South-Western - Management  
Whistle-Blower's Perspective on Lilly Case
Topic Internal Environment and Culture
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Key Words

ethics, whistle-blowing, marketing, customer privacy, litigation, Food and Drug Administration, stock options, corporate culture, compensation, profit-sharing, rewards-based incentives

News Story

Eli Lilly & Co. is one company that has earned its untarnished reputation in American industry, in this case in pharmaceutical manufacturing. But according to one Lilly insider, its corporate culture shifted unexpectedly. Profit and stock options became bigger incentives than ever before. Inexperienced sales reps were hired to dish out the company line, whether it was accurate or not. Suddenly the bar had been lowered and ethical breaches had occurred.

That’s the way one whistle-blower tells it, at least, in describing unscrupulous practices at Lilly.    It began marketing a powerful drug to a group of individuals not approved by the FDA. It ignored privacy rules by obtaining patient lists from doctors’ offices. It counted drug samples as sales in order to boost numbers, and thereby stock prices.   

Robert Rudolph decided to speak out in a 2002 meeting. The silence of about 25 other sales reps and managers was deafening. So he blew the whistle.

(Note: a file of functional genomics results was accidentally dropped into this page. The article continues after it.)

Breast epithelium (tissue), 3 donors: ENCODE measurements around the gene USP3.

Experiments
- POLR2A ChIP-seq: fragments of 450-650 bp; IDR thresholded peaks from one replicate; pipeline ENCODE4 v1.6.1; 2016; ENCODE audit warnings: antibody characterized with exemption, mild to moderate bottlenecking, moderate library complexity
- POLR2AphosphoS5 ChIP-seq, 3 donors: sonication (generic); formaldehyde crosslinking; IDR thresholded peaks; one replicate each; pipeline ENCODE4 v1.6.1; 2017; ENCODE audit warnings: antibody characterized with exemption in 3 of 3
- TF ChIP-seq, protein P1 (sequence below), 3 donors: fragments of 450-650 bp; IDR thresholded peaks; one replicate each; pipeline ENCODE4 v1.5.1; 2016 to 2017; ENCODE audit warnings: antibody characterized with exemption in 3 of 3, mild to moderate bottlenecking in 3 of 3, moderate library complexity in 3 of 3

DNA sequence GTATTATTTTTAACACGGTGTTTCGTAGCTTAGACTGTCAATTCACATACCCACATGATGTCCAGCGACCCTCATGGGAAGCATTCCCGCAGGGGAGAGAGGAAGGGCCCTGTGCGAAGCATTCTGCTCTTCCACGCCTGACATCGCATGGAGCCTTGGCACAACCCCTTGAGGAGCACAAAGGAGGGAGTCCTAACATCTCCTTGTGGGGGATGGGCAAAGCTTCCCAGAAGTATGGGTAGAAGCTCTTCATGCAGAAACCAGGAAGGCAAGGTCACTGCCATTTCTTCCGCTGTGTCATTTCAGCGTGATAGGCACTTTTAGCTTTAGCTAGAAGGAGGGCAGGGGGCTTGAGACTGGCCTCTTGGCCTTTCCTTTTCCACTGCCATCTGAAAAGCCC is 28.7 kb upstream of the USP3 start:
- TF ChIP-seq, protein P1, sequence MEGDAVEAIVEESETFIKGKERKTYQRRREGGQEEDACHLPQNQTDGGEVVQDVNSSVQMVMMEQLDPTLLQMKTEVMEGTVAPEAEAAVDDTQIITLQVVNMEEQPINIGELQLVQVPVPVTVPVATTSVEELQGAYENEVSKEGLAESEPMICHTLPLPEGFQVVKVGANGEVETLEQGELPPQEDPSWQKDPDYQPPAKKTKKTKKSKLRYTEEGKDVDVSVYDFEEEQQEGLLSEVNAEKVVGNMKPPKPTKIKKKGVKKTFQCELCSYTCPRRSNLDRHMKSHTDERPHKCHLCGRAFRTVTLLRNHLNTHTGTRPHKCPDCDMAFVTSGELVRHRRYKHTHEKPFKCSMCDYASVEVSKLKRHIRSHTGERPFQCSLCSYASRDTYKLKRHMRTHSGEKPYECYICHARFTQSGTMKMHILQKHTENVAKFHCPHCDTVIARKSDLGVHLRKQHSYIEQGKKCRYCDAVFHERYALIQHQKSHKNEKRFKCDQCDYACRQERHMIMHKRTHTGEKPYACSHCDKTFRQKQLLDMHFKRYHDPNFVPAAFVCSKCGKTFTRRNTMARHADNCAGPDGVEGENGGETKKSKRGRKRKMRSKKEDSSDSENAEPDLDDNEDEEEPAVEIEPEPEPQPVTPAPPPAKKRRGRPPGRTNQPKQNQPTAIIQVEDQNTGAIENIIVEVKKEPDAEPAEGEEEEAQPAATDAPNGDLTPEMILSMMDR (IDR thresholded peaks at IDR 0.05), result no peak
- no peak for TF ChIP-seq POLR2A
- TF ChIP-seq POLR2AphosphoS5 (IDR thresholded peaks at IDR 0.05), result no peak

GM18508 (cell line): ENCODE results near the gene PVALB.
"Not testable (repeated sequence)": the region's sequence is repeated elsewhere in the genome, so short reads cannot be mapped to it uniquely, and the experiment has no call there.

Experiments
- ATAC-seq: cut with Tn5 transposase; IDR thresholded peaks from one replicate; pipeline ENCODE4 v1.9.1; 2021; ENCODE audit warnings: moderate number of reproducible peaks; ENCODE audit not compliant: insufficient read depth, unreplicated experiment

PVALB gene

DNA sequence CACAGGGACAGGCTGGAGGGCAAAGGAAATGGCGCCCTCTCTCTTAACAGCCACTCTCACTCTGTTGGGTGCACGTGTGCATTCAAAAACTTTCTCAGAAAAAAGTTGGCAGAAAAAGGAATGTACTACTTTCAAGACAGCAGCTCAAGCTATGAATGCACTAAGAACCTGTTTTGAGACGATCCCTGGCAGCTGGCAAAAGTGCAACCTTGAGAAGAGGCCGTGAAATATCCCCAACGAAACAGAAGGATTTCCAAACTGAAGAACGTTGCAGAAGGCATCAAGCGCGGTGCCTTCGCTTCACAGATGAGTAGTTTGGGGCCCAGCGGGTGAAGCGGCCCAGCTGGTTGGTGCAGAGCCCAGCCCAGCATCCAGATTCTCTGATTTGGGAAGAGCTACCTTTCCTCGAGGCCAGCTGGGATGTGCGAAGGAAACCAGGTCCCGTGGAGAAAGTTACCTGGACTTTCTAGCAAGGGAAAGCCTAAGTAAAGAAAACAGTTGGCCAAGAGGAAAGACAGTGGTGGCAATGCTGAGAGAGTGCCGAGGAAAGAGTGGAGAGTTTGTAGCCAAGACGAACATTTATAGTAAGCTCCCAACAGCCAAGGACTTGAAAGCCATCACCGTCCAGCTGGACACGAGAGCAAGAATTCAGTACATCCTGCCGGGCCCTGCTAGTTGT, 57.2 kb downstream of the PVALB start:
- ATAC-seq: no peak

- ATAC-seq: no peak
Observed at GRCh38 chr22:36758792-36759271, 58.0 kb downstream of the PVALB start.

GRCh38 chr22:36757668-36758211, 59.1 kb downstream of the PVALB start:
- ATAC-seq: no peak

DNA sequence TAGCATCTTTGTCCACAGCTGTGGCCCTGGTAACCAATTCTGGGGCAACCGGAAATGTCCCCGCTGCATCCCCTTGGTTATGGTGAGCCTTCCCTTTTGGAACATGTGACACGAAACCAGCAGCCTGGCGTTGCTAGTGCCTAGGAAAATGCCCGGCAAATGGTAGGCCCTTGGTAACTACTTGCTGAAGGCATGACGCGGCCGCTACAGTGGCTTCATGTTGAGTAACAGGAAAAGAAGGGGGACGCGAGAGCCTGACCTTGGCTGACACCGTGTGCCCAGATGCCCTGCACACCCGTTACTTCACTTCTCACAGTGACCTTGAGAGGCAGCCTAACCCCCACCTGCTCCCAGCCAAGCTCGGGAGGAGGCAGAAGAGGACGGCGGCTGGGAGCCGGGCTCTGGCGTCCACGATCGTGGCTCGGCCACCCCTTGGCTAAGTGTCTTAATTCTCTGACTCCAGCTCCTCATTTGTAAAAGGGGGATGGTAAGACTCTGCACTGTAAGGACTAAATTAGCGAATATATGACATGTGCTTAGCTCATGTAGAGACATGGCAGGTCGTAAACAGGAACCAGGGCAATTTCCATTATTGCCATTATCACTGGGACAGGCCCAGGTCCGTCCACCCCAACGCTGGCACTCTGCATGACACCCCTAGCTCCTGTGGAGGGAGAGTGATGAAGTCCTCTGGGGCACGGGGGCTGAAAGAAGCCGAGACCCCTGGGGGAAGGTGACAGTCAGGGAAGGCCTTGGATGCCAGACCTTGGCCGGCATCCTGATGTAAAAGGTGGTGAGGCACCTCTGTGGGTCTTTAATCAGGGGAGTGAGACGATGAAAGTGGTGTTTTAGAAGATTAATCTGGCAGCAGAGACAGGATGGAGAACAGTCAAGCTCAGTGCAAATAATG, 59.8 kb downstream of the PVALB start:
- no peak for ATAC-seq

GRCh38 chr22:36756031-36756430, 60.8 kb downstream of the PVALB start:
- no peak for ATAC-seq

In January Lilly agreed during a federal prosecution to a record $1.4 billion fine to settle charges of illegally marketing the antipsychotic drug Zyprexa. The company admitted to a single misdemeanor of misbranding a drug, and said in a statement that it stands by “doing things the right way.” 

The Food and Drug Administration allows drug companies to promote products only for approved uses, but doctors can prescribe them as they wish. It had approved the drug for schizophrenia and bipolar disorder, but Lilly began marketing it for other reasons, such as anxiety, agitation and confusion in the elderly. The company has sold about $39 billion worth of Zyprexa since FDA approval in 1996.

Rudolph, a pharmacist before joining Lilly, was also disturbed when he found that free samples were being counted as sales. And that Lilly employees were patient files in doctors’ offices to target certain patients for a switch to Zyprexa.

Rudolph said managers made it clear they wanted him out, so he retired six months after the meeting. He and eight other whistle-blowers will split $78 million to $100 million of the settlement.  He explained his outrage in an interview, saying. “We're not selling soap. We're selling chemicals that can be dangerous if they're not used in the right way.”

  1. What is whistle-blowing?      
  1. What are two types of whistle-blowing?     
  1. What is a company’s social responsibility to its customers and society in general?
  1. Consider what Rudolph’s son said to him, “What’s wrong is wrong.”  How do these words relate to other corporate scandals on the national scene in recent years, many of which received much public attention due to whistle-blowers?  Give several examples. 

“Whistle-blower's perspective on Lilly case.” Philadelphia Inquirer (Philadelphia, PA), Jan 20, 2009 pNA.  

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